December 30, 2020
The strangest year in running any of us has ever seen is almost over. And unlike a few other noted publications, we waited until the very end of 2020 to hand out our year-end awards (since this was one of the busiest Decembers ever from a running perspective).
In this year of woe, there were highs (the Olympic Marathon Trials, Monaco Diamond League, London Marathon) and lows (pretty much everything else that happened in 2020). Yet despite the cancellation/postponement of several major events, there was still plenty of drama on and off the track in 2020. Sixteen world records. American records by the likes of Shelby Houlihan, Karissa Schweizer, Elle Purrier, and Donavan Brazier. World champions Christian Coleman and Elijah Manangoi banned from the sport.
We run through it all below, handing out some serious (and not-so-serious) awards from the year in running.
Men’s Distance Runner of the Year: Joshua Cheptegei
12:35 and 26:11. We really don’t need to say any more than that when talking about Joshua Cheptegei in 2020, but we will. Entering the year, the 24-year-old Ugandan was already the best all-around distance runner on Earth: in 2019 alone, he won world titles in cross country and at 10,000 meters, a Diamond League title at 5,000 meters, and set a world record of 26:38 for 10k on the roads.
But 2019 was merely a precursor to a year in which Cheptegei went from superstar to all-time great. When the Olympics were postponed, Cheptegei set his sights on the world records at 5,000 and 10,000 meters, which had remained unchallenged since Kenenisa Bekele set them in 2004 and 2005. It seemed a tall order for a man who had never run faster than 12:57 or 26:48 on a track to break Bekele’s records of 12:37 and 26:17. But Cheptegei, who doesn’t even have access to a track in his training base of Kapchorwa (he does interval workouts on a narrow, egg-shaped dirt path behind a school), blasted through both marks, clocking 12:35.36 in Monaco on August 14 to claim the 5,000 WR and 26:11.00 in Valencia on October 7 to take the 10,000 WR.
The debate as to whether Cheptegei’s performances are more impressive than Bekele’s record runs rages on — Cheptegei clearly benefited from Nike’s new Dragonfly spikes and the Wavelight pacing system, which allowed him to log metronomic splits in Valencia, but his greatness is beyond doubt.
And he’s not done. Cheptegei has said he doesn’t just want to be the best in the world; he wants to be the best of all time.
“I want to do amazing things like Kenenisa, like Gebrselassie, like Eliud,” Cheptegei told LetsRun in August. “…12:30 could be possible, maybe also sub-26:00? I don’t know. It’s possible.”
We love his big dreams, but making everything all the more dramatic is at the end of the year, we don’t even know if Cheptegei is the greatest distance runner in his own country. Remember, Jacob Kiplimo beat Cheptegei at the World Half to win gold. Kiplimo is four years younger and was undefeated on the track this year, racking up PBs of 7:26 for 3,000 and 12:48 for 5,000 in the process. Heck, if Kibiwott Kandie wasn’t in the picture, Kiplimo might be our male distance runner of the year as it would very to pick against a guy who was undefeated on the year while racking up PBs of 7:26, 12:48, and 57:37 while also defeating Cheptegeit.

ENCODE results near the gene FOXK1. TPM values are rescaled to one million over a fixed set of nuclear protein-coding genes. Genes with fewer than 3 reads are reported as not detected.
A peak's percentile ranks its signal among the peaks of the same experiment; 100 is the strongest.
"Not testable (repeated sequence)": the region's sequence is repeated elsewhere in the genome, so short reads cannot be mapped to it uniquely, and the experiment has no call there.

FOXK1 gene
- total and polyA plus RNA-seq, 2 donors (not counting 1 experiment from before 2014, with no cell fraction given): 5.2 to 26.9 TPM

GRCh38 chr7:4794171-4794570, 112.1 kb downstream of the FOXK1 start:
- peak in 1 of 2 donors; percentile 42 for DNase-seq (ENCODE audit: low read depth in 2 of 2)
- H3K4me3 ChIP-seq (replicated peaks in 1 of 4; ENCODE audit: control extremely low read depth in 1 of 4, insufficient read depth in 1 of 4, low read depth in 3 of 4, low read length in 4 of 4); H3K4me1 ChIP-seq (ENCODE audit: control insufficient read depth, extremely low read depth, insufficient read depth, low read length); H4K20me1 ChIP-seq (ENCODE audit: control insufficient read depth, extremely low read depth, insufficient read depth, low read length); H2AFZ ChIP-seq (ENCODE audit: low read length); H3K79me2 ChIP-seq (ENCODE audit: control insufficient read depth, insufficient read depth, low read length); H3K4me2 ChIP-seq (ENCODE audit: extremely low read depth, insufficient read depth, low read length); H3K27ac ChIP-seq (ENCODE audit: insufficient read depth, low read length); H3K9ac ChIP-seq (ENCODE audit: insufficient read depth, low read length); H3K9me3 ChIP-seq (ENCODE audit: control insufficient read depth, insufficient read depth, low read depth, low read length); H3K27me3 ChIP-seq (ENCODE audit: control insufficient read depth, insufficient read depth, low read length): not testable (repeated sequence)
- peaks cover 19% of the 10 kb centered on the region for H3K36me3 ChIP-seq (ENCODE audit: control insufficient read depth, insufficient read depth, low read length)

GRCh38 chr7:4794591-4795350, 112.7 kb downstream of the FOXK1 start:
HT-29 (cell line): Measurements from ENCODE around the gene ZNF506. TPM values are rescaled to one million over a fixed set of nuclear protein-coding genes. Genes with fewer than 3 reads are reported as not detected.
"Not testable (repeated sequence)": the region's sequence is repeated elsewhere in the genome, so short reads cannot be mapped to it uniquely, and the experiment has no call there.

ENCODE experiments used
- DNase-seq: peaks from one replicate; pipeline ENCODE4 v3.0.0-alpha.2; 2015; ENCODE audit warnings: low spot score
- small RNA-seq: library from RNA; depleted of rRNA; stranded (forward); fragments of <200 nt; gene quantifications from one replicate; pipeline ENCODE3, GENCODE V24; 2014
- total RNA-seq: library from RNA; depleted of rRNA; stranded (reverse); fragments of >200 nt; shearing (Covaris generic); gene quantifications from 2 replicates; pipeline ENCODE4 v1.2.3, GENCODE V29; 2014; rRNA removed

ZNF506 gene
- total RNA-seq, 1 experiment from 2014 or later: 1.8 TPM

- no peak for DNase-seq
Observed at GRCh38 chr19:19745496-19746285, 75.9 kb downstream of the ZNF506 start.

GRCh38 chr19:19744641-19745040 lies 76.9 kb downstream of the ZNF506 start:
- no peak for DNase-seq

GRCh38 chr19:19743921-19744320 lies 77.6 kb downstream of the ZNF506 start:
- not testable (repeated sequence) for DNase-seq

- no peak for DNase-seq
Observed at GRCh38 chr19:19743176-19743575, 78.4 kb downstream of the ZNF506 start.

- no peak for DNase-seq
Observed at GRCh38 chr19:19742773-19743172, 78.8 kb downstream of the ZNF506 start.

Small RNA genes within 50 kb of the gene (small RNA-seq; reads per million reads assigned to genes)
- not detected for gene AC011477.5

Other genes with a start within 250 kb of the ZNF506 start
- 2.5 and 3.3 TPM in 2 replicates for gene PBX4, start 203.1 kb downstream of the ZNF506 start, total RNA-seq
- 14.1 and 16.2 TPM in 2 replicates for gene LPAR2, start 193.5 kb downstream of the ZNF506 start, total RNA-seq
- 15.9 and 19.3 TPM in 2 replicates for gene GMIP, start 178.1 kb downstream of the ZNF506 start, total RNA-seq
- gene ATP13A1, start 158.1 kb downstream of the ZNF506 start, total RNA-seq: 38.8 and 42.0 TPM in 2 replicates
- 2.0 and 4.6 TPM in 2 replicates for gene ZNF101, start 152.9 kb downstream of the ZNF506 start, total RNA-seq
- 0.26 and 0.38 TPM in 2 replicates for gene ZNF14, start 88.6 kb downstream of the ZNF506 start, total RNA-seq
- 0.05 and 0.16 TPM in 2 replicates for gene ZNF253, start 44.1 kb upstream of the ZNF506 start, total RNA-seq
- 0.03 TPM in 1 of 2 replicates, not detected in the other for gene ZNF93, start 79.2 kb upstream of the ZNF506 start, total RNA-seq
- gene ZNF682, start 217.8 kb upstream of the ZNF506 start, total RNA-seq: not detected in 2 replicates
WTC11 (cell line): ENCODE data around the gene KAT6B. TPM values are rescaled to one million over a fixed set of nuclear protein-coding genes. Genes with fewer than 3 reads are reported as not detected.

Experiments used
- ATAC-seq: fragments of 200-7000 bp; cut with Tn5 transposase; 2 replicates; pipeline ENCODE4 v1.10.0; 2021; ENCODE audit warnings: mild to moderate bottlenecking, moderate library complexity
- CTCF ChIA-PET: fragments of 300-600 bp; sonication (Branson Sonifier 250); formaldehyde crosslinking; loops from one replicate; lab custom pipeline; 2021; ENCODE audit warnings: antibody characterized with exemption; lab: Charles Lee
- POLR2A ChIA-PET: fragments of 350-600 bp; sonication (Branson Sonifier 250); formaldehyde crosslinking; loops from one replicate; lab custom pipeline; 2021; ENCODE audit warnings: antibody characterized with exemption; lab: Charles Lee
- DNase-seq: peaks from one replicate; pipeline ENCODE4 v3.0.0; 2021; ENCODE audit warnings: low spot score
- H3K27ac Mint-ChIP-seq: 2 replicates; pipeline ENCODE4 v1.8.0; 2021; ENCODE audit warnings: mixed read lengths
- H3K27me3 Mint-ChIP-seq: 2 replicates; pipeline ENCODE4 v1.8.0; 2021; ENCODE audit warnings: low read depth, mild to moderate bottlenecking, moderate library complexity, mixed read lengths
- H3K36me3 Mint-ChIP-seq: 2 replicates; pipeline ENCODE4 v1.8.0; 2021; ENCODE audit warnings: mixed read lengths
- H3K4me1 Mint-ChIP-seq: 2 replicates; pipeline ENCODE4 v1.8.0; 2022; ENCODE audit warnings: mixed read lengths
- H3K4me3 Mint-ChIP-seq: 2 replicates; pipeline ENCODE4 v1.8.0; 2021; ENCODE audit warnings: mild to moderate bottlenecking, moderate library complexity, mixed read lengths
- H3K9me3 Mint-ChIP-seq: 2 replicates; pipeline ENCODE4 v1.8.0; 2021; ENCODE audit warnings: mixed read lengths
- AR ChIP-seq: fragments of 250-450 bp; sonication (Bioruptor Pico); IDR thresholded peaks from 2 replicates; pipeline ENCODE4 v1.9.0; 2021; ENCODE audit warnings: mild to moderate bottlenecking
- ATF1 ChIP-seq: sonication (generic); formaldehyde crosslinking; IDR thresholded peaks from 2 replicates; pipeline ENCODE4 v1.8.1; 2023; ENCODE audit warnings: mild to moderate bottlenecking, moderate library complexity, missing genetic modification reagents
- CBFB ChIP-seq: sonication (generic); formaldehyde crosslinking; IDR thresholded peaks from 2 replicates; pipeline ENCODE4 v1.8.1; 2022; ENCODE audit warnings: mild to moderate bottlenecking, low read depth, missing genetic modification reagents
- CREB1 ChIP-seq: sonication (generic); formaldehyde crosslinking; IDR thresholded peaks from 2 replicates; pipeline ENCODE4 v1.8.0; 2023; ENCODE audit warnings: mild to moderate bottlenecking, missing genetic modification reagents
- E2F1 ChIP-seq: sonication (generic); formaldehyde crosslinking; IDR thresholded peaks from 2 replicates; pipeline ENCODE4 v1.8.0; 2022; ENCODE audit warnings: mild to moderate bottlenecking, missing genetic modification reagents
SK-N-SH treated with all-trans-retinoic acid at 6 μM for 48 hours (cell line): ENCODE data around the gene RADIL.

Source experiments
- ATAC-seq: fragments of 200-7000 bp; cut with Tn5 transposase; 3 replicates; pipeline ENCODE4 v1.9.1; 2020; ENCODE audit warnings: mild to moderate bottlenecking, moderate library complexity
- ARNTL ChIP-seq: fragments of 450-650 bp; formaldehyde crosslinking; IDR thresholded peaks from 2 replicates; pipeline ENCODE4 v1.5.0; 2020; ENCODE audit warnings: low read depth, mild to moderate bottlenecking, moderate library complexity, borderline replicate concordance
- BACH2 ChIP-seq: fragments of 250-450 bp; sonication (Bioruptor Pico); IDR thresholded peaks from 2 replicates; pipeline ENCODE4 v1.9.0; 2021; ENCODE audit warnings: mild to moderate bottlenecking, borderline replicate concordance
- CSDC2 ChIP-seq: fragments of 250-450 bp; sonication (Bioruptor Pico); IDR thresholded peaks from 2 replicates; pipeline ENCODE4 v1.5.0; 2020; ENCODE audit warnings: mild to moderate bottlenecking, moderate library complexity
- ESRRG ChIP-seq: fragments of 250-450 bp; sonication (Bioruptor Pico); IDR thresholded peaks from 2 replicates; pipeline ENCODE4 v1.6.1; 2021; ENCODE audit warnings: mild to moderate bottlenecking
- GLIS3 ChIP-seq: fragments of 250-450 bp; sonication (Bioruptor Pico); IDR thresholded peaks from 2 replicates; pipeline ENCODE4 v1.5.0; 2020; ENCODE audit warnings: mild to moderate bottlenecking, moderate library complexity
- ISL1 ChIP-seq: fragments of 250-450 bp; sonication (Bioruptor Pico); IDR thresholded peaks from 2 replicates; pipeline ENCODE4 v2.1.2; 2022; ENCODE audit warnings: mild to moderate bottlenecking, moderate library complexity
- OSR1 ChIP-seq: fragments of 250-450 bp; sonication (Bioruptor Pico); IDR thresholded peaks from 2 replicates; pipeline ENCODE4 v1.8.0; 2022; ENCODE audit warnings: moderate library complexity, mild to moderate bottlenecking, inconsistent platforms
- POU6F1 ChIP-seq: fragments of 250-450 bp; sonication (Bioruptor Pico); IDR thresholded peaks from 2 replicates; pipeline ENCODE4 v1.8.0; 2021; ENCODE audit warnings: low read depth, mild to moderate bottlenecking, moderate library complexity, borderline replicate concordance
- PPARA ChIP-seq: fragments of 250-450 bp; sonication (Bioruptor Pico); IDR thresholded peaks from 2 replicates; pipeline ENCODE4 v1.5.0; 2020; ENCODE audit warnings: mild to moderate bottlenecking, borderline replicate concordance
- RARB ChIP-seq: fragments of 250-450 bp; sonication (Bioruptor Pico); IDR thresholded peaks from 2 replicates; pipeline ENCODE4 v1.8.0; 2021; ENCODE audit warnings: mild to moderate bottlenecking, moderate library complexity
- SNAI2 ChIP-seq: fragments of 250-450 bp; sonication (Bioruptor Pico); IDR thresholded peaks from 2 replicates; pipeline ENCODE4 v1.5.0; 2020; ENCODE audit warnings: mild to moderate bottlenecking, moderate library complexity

Women’s Distance Runner of the Year: Peres Jepchirchir
When Peres Jepchirchir put her career on pause in 2017 to give birth to her daughter Natalia, she was the best half marathoner on the planet, winning the world title in 2016 and setting the world record of 65:06 in 2017. Now in her second year back after her pregnancy break, she’s all of that and more.
In September, she ran 65:34 to set a women’s-only world record in the half marathon — a mark that barely lasted a month, as Jepchirchir herself lowered it to 65:16 in winning the world title in Gdynia.
Those two runs alone would have earned Jepchirchir strong consideration for this honor. She cemented her status as the premier performer of 2020 in December by running 2:17:16 to defeat a stacked field in Valencia and become the fifth-fastest female marathoner of all time.
While Jepchirchir gets the nod in our book, can we just take a moment to rip all of the publications that ranked Hellen Obiri or Sifan Hassan ahead of Letesenebet Gidey in their distance rankings? Athletics Weekly, Track & Field News and others, we are talking about you. Please.
Track & Field News justified their decision to rank Obiri ahead of Gidey in the 5,000 with the following logic, “Sure, Gidey claimed the World Record, but our Rankings have always rewarded competitive wins over fast times and Obiri solidly beat the Ethiopian in their head-to-head matchup.”
Stop. A world record is not simply a fast time, it’s the fastest time in history. If Obiri had won a world title or Olympic gold over Gidey, then that would be one thing, but she beat Gidey in Gidey’s season opener.
And AW had Hassan ahead of Gidey in their distance rankings. We’re sorry. Gidey beat Hassan in the Monaco 5,000 and 14:11 is better than a 29:36 10,000. Hassan’s one-hour world record on the track was a PR stunt.